In the mid-1980s I was contacted by a Canadian journalist who was about to visit Hungary. I suggested to him that there were in reality two views of Hungary – the publicly sanctioned view, that Hungary was the scene of a “liberal” communism, where things really were moving in the right direction, and the alternative perspective, that Hungary was rapidly decaying and the political system was less and less capable of sustaining itself. If he was happy with the former, I said, let’s just enjoy lunch and he could get what he wanted from official sources and the cuttings. No, no, he insisted, he really was interested in the alternative version, which I then recounted to him, basing myself on social science research and samizdat. He took copious notes and I was quite encouraged, until I saw what he had written – there had really been no need for him to leave Toronto at all, he could have written the lot from official handouts. Still, I thought, the lunch had been a good one. On reflection, though, I learnt a lesson about the power of groupthink, about the extreme difficulty of challenging the accepted narrative and, maybe, that the university environment was misleading, because there I was free to pursue alternative analyses.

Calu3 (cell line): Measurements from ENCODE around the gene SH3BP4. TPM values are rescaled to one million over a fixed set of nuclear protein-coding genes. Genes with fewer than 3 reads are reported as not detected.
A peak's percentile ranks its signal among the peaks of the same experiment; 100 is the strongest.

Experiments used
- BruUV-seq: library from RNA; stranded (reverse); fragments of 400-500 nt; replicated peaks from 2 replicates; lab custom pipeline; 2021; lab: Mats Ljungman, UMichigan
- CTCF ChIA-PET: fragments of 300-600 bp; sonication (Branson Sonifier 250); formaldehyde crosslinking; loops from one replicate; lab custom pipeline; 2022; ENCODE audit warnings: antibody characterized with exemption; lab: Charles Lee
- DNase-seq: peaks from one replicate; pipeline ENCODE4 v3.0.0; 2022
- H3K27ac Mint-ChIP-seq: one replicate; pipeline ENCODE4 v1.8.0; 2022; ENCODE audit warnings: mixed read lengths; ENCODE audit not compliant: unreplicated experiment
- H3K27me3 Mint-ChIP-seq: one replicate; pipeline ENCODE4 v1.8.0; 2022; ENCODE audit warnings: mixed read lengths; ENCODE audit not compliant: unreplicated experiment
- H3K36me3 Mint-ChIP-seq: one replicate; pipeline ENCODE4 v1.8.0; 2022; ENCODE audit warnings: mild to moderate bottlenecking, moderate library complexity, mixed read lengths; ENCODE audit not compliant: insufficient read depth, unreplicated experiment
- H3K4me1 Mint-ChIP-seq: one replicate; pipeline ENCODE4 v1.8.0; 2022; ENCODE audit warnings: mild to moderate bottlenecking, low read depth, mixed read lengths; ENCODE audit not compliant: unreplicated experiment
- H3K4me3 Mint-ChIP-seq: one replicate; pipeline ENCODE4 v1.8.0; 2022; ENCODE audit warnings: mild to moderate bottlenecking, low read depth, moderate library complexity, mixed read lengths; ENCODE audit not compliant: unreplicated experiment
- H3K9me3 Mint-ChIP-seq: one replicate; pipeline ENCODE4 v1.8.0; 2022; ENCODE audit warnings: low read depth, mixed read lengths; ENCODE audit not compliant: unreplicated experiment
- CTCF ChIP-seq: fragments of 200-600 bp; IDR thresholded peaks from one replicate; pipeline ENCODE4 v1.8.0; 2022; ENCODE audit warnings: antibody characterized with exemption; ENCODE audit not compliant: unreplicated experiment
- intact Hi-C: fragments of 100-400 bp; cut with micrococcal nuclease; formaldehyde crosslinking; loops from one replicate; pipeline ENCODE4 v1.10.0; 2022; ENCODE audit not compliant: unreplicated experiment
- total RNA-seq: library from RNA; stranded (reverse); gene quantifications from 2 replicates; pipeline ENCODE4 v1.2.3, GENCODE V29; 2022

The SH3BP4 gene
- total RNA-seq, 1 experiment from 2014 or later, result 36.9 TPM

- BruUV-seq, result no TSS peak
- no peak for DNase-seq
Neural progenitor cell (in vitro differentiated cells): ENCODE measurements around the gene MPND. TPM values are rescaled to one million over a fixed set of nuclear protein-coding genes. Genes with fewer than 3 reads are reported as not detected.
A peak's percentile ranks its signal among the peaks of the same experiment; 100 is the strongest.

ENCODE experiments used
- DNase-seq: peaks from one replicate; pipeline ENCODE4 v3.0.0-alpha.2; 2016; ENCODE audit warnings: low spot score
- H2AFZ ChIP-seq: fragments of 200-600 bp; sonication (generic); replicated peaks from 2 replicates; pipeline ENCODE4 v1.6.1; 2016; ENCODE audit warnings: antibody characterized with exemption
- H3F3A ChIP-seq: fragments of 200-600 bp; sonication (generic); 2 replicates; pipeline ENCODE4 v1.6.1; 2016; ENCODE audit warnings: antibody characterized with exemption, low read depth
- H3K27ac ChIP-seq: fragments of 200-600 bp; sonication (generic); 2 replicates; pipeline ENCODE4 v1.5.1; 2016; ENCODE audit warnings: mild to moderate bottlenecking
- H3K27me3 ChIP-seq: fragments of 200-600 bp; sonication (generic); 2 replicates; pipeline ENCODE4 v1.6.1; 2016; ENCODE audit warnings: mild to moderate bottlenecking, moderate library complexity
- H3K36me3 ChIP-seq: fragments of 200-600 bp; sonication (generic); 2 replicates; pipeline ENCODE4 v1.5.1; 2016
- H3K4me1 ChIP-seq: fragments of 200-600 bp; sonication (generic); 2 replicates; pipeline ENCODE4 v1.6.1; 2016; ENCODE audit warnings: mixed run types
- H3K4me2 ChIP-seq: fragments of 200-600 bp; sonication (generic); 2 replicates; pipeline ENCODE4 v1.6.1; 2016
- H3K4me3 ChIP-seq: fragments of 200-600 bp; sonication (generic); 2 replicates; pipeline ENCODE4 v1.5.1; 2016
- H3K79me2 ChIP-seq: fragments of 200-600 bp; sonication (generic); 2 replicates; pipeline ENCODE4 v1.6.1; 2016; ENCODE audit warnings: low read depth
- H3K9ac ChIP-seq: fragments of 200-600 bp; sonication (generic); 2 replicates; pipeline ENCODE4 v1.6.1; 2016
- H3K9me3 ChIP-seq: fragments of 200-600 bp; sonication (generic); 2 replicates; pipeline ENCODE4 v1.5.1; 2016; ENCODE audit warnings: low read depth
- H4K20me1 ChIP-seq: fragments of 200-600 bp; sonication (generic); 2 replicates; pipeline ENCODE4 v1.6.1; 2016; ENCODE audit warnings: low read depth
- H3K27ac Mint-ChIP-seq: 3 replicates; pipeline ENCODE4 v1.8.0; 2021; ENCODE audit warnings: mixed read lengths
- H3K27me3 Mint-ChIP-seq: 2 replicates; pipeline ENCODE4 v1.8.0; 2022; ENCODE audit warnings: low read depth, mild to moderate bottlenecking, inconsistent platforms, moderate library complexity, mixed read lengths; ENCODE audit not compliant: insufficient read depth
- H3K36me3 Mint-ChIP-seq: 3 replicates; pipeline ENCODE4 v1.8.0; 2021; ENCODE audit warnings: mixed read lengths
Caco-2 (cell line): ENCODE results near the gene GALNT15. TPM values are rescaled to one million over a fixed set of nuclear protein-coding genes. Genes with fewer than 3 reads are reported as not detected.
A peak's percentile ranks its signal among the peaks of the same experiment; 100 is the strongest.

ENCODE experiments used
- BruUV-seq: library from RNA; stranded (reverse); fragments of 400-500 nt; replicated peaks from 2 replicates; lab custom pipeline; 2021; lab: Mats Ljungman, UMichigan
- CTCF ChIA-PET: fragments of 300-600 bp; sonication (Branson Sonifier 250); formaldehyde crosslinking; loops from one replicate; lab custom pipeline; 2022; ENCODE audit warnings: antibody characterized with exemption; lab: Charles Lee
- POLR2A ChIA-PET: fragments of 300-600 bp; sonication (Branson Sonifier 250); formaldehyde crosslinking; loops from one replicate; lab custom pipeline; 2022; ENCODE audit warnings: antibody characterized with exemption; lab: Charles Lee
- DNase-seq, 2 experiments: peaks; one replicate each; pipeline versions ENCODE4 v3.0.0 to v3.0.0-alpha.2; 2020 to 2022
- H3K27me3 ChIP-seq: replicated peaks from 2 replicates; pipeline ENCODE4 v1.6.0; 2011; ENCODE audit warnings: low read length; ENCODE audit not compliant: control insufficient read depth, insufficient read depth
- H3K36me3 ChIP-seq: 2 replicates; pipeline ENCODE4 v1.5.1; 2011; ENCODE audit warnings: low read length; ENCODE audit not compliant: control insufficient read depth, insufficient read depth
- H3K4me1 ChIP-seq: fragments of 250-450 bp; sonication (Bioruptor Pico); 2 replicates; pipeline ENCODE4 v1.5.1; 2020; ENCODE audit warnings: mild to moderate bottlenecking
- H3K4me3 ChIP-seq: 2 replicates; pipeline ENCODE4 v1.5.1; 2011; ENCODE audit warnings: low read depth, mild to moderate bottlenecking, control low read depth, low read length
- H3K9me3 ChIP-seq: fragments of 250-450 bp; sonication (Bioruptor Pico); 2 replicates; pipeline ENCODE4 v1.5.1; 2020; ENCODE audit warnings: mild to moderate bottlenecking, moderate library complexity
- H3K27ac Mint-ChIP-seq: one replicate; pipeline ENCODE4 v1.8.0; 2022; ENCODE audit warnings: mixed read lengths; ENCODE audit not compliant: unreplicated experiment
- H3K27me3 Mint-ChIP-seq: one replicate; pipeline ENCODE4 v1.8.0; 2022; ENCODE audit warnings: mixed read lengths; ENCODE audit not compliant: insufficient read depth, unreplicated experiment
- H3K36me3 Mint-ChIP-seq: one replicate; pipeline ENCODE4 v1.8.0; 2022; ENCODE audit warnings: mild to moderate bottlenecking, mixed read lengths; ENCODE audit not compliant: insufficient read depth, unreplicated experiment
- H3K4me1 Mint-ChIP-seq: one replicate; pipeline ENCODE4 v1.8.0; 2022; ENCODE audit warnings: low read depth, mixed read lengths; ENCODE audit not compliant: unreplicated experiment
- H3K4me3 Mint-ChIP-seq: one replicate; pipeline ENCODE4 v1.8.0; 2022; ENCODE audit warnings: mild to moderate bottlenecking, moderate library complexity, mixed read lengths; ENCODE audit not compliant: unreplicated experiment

The deeper analytical argument to be drawn from the foregoing was that the West, the captive of its established view of the communist world, was woefully unprepared for the events of 1989. When things began to move that year, the dominant interpretative framework could not make sense of them. If communism, like diamonds, is for ever, then what was the meaning of the Round Table negotiations in Poland and the agreement of April 3rd that elections would be allowed with some candidates not approved by the party? And what was the meaning of the declaration in January 1989 that in Hungary the events of 1956 were no longer to be seen as a “counter-revolution”, but as a “popular uprising”? For me it was clear that this spelled the end of communism as I had known it, because in Poland the party had given up its monopoly of institutional control and in Hungary the party had abandoned its claim to rule the country – if 1956 really was a popular uprising, then what was the party that had suppressed it still doing holding on to power, 33 years later? But mine was an isolated view, though to be fair, events rapidly forced many others to adopt a standpoint close to mine, that communism was finished and that the chances of establishing genuine democracy – as opposed to People’s Democracy – were real. Even so, the weight of the past could not be sloughed off that easily and for a good bit of time, the primary question in people’s minds focused on the dangers of a communist restoration, rather than looking at what kind of a social order and system communism had actually created.